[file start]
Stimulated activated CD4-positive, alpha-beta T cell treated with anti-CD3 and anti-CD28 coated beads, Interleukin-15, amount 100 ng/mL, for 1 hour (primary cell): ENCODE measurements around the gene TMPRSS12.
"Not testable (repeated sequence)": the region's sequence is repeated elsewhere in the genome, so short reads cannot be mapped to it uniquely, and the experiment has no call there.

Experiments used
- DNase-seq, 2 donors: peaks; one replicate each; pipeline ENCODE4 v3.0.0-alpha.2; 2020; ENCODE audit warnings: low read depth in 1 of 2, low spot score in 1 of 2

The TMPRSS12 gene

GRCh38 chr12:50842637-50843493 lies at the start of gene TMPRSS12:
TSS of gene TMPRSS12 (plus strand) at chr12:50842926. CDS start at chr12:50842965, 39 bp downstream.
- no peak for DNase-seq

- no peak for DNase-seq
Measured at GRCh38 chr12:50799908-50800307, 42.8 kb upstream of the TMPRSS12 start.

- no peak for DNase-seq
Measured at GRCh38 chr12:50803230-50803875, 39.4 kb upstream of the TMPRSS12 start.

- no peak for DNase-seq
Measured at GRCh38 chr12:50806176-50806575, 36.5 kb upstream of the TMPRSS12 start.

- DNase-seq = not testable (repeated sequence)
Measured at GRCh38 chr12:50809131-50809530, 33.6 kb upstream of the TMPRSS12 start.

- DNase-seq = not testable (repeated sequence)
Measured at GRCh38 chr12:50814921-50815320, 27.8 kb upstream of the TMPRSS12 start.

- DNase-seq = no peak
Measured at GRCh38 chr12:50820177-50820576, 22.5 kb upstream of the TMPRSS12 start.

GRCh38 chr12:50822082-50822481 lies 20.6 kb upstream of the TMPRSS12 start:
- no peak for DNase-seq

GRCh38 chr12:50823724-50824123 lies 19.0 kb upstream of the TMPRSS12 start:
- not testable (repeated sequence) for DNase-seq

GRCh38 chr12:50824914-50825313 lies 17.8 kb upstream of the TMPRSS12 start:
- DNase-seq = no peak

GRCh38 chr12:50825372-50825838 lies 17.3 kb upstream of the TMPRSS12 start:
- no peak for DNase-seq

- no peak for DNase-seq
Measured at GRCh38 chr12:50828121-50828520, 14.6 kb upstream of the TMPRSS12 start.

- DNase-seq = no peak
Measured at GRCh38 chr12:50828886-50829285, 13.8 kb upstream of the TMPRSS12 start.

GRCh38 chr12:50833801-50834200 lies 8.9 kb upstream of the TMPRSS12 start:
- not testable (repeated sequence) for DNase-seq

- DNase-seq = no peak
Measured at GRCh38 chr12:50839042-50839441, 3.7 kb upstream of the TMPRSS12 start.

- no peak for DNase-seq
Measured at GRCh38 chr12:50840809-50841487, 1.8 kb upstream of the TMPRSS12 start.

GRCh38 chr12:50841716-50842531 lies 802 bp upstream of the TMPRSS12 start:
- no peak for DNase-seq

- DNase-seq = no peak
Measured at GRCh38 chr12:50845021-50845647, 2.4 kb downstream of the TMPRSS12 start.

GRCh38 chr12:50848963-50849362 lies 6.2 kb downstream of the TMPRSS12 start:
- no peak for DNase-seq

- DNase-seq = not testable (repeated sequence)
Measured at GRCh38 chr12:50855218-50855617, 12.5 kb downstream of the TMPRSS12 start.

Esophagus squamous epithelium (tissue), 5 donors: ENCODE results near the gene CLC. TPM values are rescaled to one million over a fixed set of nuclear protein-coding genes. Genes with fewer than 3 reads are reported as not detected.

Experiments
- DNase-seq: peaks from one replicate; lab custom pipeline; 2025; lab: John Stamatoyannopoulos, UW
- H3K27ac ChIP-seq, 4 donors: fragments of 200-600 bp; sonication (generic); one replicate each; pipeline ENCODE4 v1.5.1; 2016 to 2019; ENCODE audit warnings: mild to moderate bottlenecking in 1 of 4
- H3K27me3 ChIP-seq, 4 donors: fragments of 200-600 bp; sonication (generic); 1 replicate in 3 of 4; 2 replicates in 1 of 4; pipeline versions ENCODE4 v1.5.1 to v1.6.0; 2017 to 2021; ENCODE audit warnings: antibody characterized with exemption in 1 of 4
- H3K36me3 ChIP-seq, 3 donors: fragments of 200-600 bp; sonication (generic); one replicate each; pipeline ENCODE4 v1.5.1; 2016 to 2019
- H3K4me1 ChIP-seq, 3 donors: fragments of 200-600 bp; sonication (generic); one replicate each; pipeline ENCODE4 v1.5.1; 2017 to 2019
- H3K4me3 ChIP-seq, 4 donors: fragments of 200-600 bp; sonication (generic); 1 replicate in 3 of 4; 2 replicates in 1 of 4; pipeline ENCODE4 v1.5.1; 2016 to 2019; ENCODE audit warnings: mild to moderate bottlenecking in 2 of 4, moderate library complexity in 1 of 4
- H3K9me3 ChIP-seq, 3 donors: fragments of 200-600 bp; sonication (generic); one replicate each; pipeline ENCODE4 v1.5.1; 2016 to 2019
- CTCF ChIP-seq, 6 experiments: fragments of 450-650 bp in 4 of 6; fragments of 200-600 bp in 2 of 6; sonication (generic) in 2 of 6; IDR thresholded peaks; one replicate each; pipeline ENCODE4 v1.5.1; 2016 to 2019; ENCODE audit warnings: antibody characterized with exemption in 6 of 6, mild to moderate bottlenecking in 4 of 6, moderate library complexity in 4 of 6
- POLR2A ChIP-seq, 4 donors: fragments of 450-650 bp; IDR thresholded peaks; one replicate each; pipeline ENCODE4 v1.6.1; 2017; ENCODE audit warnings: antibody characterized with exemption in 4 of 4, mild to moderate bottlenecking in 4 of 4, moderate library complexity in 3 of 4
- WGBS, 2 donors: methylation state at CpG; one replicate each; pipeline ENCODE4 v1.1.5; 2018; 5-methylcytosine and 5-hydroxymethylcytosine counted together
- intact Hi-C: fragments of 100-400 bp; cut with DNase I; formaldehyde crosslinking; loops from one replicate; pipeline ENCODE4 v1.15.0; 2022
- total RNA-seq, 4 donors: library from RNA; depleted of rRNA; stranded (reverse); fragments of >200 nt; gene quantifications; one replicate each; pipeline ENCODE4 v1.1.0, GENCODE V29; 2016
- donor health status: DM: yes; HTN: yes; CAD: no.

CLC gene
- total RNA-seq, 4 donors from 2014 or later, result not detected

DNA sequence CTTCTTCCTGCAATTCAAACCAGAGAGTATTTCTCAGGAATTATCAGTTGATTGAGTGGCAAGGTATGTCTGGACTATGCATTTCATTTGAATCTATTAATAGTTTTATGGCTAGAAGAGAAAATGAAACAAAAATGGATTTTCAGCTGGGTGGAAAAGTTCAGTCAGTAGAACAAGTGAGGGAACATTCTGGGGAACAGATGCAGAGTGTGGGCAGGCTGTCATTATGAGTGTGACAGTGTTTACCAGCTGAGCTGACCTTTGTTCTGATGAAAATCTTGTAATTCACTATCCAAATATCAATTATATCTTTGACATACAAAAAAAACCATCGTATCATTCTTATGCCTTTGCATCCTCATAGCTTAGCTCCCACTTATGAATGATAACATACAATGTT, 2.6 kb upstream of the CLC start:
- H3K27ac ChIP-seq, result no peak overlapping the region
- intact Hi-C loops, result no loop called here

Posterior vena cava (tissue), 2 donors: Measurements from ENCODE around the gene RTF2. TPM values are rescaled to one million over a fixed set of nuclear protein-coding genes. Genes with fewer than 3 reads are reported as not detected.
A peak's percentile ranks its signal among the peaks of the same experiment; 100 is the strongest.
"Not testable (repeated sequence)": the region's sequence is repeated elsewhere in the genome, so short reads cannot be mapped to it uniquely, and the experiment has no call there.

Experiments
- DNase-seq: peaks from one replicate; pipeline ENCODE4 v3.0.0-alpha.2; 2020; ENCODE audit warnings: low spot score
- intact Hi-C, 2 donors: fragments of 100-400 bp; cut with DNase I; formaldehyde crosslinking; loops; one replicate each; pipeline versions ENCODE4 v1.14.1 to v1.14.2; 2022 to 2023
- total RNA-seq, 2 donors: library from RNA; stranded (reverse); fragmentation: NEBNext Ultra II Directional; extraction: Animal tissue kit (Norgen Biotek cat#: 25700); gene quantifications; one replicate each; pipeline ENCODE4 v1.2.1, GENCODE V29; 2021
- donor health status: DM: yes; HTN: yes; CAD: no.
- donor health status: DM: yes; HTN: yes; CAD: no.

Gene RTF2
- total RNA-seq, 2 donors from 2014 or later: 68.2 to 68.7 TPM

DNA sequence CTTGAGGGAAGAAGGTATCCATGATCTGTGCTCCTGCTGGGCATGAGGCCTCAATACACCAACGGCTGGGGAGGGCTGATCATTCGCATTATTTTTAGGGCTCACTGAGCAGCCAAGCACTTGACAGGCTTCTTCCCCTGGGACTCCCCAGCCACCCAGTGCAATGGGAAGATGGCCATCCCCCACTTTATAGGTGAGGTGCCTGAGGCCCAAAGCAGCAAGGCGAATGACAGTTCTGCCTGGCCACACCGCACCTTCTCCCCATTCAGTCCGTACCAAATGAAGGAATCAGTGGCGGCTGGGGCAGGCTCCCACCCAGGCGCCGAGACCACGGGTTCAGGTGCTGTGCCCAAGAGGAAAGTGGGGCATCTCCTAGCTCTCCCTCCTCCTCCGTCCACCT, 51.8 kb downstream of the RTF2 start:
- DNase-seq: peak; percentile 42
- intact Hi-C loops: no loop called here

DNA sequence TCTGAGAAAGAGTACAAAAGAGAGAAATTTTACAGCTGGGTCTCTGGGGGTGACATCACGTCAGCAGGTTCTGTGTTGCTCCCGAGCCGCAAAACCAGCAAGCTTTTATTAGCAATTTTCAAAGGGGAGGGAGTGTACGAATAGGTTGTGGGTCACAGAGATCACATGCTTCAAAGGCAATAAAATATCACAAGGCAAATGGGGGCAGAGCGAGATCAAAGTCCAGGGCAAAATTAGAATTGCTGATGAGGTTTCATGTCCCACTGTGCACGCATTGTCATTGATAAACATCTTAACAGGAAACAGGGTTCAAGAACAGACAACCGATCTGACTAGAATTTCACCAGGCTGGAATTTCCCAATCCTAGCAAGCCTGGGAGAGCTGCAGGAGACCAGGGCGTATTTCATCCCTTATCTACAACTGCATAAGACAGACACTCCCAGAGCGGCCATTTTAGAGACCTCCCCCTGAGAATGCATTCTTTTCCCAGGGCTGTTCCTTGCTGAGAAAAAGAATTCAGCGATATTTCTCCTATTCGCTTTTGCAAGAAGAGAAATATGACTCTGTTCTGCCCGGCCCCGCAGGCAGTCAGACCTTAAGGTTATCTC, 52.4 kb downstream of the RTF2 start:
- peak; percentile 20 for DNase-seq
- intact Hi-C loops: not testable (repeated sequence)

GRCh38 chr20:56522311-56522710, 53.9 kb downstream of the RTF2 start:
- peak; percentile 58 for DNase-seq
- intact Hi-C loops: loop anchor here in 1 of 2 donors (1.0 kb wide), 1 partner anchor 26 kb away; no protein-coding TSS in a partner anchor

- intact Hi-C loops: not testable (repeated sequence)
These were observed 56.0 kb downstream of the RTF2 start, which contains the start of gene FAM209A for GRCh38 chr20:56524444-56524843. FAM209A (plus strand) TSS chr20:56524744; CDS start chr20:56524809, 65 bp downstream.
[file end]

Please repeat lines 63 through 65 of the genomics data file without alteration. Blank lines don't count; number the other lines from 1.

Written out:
- total RNA-seq, 4 donors from 2014 or later, result not detected

DNA sequence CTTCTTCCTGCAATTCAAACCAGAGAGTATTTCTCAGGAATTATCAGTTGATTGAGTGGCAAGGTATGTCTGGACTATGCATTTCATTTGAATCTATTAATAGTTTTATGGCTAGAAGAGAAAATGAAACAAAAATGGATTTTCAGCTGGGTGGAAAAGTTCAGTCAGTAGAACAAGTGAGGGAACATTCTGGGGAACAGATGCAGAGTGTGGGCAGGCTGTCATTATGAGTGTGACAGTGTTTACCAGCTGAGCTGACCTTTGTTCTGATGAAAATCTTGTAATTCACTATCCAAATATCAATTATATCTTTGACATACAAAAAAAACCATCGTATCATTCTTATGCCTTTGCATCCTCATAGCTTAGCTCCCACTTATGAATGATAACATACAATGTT, 2.6 kb upstream of the CLC start:
- H3K27ac ChIP-seq, result no peak overlapping the region